Attacks/Breaches
4/10/2014
02:20 PM
Marilyn Cohodas
Marilyn Cohodas
Commentary
Connect Directly
Twitter
LinkedIn
RSS
E-Mail
50%
50%

Flash Poll: Broken Heartbeat

What steps do you plan to take in response to the Heartbleed bug? Take our poll and share your reasons in the comments.

If your website hasn’t been broken by the now infamous Heartbleed bug (and it probably hasn’t) that doesn’t mean you’re out of danger either as a member of an enterprise security team or as an end-user banking, shopping, or just plain surfing online.

Considered one of the biggest Internet security events ever (security guru Bruce Schneier ranks it 11 on a scale of 1-10),  the flaw has been quietly existing out in the wild for two years. Now, after the widespread publicity this week, experts predict it will become an even more popular attack vector, exposing millions of passwords and personal information, including credit-card numbers, email accounts, and a wide range of online commerce.

The implications for organizations are serious -- and ongoing. As Bishop Fox security analyst Tim Sapio observes in Heartbleed: Examining The Impact, "One thing is certain: If you do not take measures now against this bug, you will be hacked sooner rather than later. The attack is simply too easy to perform."

In his blog, Sapio offers prescriptive advice and resources about how to patch the flawed "Heartbeat" function of TLS, or filter out Heartbeat requests before they reach vulnerable devices. But as you consider and deploy options, we hope you will share your plans and concerns with other members of the Dark Reading community by participating in our flash poll: Broken Heartbeat.

Here’s our question: What steps do you plan to take in response to the Heartbleed bug? You can check all of the responses that apply, and, if we’ve missed a tactic you’re considering, you can tell us in the comments. We also hope you’ll use this poll as a forum to discuss ongoing issues as implications of the bug become clearer over time. For now, your responses to the poll include:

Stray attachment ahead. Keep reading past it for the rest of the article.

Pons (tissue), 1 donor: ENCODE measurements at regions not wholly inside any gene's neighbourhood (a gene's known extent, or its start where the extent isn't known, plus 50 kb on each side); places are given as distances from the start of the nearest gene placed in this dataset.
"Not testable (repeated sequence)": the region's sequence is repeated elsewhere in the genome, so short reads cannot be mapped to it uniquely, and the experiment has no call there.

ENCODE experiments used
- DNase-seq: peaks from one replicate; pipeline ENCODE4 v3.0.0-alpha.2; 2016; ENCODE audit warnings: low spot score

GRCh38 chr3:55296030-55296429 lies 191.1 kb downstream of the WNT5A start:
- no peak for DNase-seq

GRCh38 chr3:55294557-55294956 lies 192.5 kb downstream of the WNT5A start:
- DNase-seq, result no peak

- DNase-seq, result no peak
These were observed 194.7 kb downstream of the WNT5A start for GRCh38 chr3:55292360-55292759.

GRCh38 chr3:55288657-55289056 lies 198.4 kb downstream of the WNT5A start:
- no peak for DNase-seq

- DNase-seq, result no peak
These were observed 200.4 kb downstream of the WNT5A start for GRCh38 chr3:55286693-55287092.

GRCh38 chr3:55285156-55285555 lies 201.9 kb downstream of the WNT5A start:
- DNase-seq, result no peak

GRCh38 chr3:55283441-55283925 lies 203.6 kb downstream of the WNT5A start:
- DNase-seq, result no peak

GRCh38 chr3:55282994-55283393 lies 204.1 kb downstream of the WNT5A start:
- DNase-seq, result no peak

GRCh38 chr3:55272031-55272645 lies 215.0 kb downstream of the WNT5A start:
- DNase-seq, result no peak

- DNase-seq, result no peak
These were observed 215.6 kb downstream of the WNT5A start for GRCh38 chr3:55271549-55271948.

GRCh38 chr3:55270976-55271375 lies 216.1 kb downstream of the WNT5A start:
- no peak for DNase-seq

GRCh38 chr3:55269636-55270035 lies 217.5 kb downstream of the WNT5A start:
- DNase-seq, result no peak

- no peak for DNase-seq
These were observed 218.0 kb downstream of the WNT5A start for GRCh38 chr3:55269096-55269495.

• We have installed, or are in the process of installing, the OpenSSL Heartbeat update/fix
  • We’re replacing digital certificates
  • We’re forcing end-users to change passwords
  • We’re not doing anything; costs too much
  • What’s the Heartbleed bug?
  • Other (Please explain in the comments)

Click here to take the poll, then let’s chat about it in the comments.

Marilyn has been covering technology for business, government, and consumer audiences for over 20 years. Prior to joining UBM, Marilyn worked for nine years as editorial director at TechTarget Inc., where she launched six Websites for IT managers and administrators supporting ... View Full Bio

Comment  | 
Print  | 
More Insights
Register for Dark Reading Newsletters
White Papers
Cartoon
Current Issue
Dark Reading Tech Digest, Dec. 19, 2014
Software-defined networking can be a net plus for security. The key: Work with the network team to implement gradually, test as you go, and take the opportunity to overhaul your security strategy.
Flash Poll
Video
Slideshows
Twitter Feed
Dark Reading - Bug Report
Bug Report
Enterprise Vulnerabilities
From DHS/US-CERT's National Vulnerability Database
CVE-2014-8802
Published: 2015-01-23
The Pie Register plugin before 2.0.14 for WordPress does not properly restrict access to certain functions in pie-register.php, which allows remote attackers to (1) add a user by uploading a crafted CSV file or (2) activate a user account via a verifyit action.

CVE-2014-9623
Published: 2015-01-23
OpenStack Glance 2014.2.x through 2014.2.1, 2014.1.3, and earlier allows remote authenticated users to bypass the storage quote and cause a denial of service (disk consumption) by deleting an image in the saving state.

CVE-2014-9638
Published: 2015-01-23
oggenc in vorbis-tools 1.4.0 allows remote attackers to cause a denial of service (divide-by-zero error and crash) via a WAV file with the number of channels set to zero.

CVE-2014-9639
Published: 2015-01-23
Integer overflow in oggenc in vorbis-tools 1.4.0 allows remote attackers to cause a denial of service (crash) via a crafted number of channels in a WAV file, which triggers an out-of-bounds memory access.

CVE-2014-9640
Published: 2015-01-23
oggenc/oggenc.c in vorbis-tools 1.4.0 allows remote attackers to cause a denial of service (out-of-bounds read) via a crafted raw file.

Best of the Web
Dark Reading Radio
Archived Dark Reading Radio
If you’re a security professional, you’ve probably been asked many questions about the December attack on Sony. On Jan. 21 at 1pm eastern, you can join a special, one-hour Dark Reading Radio discussion devoted to the Sony hack and the issues that may arise from it.